In-Page Navigation with Drupal 8 and Paragraphs

February 2017

There is a trend to make web sites with fewer, longer pages. In other words, the trend is towards less clicking and more scrolling. There are plenty of studies showing that this is the right direction, and personally I do not miss the days of clicking through nested “table of contents” (ToC) pages before reaching something worth reading. (See the references at the bottom of the page.)

One challenge with longer pages is how to give readers an easy way to navigate within the page. While I do not like a page that is only a ToC for other pages, I do want a ToC as part of a long page. Here I will describe one way I came up with to generated such a ToC on a recent project. I think this method “has legs.”

Drupal and Paragraphs

At Isovera, we build web sites with the Drupal content management system (CMS). Drupal encourages us to think of our sites in terms of small, reusable pieces of content, so that any page on the site is built from some of these pieces. The main navigation menu is one such piece. Another is the footer, with its copyright notice and “Contact us” link.

The Paragraphs module for Drupal takes this approach one step further. Even the content that is particular to one page (like this particular blog post) can be broken up into smaller pieces. My colleague Aaron Manire talked about how we used Paragraphs in Making WGBH News: A Responsive, Reusable Redesign. (See the “Flexible Layout” section.)


Here is a screenshot of the top of a long, complex page with a ToC at the top to provide navigation.

Boxed example

Here is another example, where I have added some CSS to put a box around each paragraph. You would not want a real site to look like this, but it makes the structure easy to see.


This section is for readers who have some experience in building web sites with Drupal.

The main section of the page is a multi-valued Paragraphs field. There are several types of paragraph that can be used: text, image, list, etc. Some sites may include a type that contains sub-paragraphs, in order to create sub-sections.

My first thought for building the ToC was to use Views. It is easy to build a view that lists all the paragraphs on the page. The problem is how to get them into the right order. Think about what happens if the page is edited and a paragraph is inserted between two existing ones, or if the order is explicitly rearranged. If we allow sub-paragraphs, can we get the ToC to reflect the page structure?

Then I realized that what I wanted was a stripped-down version of the whole page, including only one line for each section … and that I could build this stripped-down version by using custom view modes.

Earlier versions of Drupal require a bit of custom code or an extra module in order to create custom view modes, but that is one of the things we get “out of the box” with Drupal 8. I created a “Table of contents” view mode for paragraphs and one for nodes. The view mode for nodes shows just the main Paragraphs field, rendered using the “Table of contents” view mode. The paragraph view mode shows just a single text field: title or caption.

(One exception: if we want to allow sub-sections, then there is a “bundle” paragraph type with a title and its own Paragraphs field. The “Table of contents” view mode for the bundle type will display the title and the Paragraphs field. Of course, the nested Paragraphs field will be displayed using the same view mode.)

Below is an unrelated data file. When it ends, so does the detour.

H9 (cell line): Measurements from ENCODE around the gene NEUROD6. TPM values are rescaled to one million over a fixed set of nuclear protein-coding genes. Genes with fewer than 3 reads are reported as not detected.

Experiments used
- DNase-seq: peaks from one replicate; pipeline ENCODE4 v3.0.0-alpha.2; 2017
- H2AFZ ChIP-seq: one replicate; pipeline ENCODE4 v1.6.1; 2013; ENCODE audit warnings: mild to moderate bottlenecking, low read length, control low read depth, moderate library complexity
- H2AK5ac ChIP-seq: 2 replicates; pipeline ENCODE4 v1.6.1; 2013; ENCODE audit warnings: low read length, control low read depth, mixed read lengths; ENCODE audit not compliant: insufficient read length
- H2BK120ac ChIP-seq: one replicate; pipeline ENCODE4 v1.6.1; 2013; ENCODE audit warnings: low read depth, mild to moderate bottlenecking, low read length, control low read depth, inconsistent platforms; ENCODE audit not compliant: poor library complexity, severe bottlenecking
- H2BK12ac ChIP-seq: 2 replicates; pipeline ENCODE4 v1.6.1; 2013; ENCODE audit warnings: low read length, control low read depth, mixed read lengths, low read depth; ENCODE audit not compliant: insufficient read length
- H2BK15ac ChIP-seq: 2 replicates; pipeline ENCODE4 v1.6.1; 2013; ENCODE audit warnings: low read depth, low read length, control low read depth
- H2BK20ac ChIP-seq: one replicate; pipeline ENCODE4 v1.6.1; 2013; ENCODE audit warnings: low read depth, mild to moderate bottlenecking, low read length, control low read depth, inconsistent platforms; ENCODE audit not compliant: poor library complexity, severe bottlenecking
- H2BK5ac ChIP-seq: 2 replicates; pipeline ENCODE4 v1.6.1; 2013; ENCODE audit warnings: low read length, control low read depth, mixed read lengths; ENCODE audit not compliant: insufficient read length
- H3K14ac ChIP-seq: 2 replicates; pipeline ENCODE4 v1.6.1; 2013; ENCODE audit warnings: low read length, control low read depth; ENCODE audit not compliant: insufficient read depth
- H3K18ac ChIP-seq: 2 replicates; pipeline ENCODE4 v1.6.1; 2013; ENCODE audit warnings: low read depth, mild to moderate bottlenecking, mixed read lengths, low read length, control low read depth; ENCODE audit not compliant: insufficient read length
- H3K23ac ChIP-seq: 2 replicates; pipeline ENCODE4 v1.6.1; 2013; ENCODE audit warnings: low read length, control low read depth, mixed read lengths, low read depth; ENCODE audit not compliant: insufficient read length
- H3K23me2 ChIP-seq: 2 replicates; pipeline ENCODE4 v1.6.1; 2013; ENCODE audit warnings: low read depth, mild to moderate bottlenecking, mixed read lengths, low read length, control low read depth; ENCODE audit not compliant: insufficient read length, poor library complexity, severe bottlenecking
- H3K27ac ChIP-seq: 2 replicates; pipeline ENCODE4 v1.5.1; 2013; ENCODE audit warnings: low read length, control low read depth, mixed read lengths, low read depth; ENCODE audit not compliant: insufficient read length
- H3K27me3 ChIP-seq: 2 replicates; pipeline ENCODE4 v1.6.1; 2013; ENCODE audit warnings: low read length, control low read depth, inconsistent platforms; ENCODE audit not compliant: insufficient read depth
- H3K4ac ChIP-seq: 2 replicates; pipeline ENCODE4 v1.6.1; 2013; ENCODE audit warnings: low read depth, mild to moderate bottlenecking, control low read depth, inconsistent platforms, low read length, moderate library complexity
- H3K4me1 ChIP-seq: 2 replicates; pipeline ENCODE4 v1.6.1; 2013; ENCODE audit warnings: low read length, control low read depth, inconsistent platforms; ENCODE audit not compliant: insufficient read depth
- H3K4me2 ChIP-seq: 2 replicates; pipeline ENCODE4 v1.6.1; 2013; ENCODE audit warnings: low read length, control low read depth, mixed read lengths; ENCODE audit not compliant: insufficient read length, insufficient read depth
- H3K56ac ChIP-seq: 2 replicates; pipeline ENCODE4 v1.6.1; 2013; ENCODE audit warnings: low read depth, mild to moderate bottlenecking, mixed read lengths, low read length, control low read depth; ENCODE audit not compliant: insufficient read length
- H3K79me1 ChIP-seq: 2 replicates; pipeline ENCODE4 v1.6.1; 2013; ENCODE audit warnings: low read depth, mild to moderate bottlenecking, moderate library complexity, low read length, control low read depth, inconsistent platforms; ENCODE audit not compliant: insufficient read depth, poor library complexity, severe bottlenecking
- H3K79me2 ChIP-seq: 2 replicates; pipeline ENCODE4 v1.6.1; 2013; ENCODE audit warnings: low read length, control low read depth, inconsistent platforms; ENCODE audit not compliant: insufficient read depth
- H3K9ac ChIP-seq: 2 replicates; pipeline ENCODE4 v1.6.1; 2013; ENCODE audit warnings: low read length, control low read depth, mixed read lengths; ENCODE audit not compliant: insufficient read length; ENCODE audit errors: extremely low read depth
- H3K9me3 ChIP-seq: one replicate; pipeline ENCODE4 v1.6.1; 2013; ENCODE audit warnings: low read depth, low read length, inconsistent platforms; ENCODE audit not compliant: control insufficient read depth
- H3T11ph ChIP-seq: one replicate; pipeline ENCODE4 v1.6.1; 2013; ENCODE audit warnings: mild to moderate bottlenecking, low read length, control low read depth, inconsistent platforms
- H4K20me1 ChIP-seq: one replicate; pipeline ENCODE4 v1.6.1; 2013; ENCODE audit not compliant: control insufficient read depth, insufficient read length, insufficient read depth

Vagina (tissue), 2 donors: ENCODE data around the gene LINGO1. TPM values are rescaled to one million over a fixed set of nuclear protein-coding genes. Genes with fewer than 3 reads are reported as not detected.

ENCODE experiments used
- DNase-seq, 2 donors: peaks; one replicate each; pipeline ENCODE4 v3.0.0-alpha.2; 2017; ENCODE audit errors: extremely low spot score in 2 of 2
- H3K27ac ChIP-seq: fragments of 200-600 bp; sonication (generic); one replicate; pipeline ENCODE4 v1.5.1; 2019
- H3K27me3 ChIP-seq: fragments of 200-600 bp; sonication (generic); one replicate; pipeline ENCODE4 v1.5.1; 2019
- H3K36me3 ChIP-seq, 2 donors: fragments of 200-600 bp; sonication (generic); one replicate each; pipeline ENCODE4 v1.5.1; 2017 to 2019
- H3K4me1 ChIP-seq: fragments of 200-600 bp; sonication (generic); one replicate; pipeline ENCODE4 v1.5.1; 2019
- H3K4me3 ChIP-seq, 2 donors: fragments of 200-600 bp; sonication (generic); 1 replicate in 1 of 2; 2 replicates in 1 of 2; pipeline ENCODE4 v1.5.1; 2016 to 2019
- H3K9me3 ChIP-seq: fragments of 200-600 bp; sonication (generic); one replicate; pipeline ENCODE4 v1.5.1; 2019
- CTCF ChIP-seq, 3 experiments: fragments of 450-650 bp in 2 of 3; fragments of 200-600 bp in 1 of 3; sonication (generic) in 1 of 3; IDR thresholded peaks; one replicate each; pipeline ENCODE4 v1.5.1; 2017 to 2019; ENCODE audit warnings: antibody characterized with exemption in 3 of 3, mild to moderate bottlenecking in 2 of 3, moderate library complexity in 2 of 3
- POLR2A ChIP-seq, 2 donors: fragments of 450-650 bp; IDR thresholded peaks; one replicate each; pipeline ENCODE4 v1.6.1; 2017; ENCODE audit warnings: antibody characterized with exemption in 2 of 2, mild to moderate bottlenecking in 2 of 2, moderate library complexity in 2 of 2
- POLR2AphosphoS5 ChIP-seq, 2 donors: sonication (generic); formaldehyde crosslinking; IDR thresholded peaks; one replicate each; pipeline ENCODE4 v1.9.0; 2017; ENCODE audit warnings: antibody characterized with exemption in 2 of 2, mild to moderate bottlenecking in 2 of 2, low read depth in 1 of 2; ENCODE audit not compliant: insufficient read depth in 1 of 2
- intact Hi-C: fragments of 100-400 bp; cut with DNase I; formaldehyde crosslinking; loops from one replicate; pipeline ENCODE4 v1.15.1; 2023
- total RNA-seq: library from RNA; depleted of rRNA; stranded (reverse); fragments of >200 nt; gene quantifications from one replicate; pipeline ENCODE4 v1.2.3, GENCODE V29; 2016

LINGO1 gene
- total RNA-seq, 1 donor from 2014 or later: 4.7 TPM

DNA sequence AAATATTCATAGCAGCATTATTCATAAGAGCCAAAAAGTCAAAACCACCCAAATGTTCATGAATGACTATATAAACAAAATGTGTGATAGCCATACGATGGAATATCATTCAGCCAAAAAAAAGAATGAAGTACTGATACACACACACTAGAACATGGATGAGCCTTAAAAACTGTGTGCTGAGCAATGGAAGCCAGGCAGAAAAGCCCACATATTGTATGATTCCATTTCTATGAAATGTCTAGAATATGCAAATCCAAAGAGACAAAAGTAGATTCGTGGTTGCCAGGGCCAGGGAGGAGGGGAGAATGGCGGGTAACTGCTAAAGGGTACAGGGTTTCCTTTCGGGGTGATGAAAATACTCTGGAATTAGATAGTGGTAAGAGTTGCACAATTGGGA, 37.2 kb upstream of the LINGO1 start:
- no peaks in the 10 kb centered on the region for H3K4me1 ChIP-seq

The custom view modes get us 90% of the way there without writing any code. The missing part is how to get the lines in the ToC to be links to the corresponding sections on the main page. First, I wrote a simple preprocess function to add an id attribute to the paragraphs in the main section, so that they can be targeted by links.

 * Implements hook_preprocess_HOOK().
 * Add an id attribute to each paragraph.
function tufts_utilities_preprocess_paragraph(&$variables) {
  $variables['attributes']['id'] = 'paragraph-' . $variables['paragraph']->id();


Then I created a Twig template for the custom paragraph view mode, in order to create the link.

set classes = [
'paragraph--type--' ~ paragraph.bundle|clean_class,
view_mode ? 'paragraph--view-mode--' ~ view_mode|clean_class,
  This will be used as an in-page navigation link, so add the <A> element.
  Remove the id attribute or else the link will go to itself.
<div{{ attributes.addClass(classes).removeAttribute('id') }}>
  <a href="#paragraph-{{ }}">{{ content }}</a>


That is all it takes! With some careful configuration and a few lines of code in your theme, you can use this technique on your own sites. If you do, please leave a comment on this page: we love to get feedback.

I have also written a little module that makes it even easier: Paragraphs Table of Contents. As I said, you can do this all yourself, so you do not really need the module, but having it there on makes it even easier to see how it works. Just visit, click the “Launch sandbox” button, and click through the installer. In a few minutes you will have a working Drupal site that includes the module. Enable the module (and its dependencies) and you can see exactly how the view modes are configured. Build a page (of type “Page with sections”) and see the ToC magically appear.

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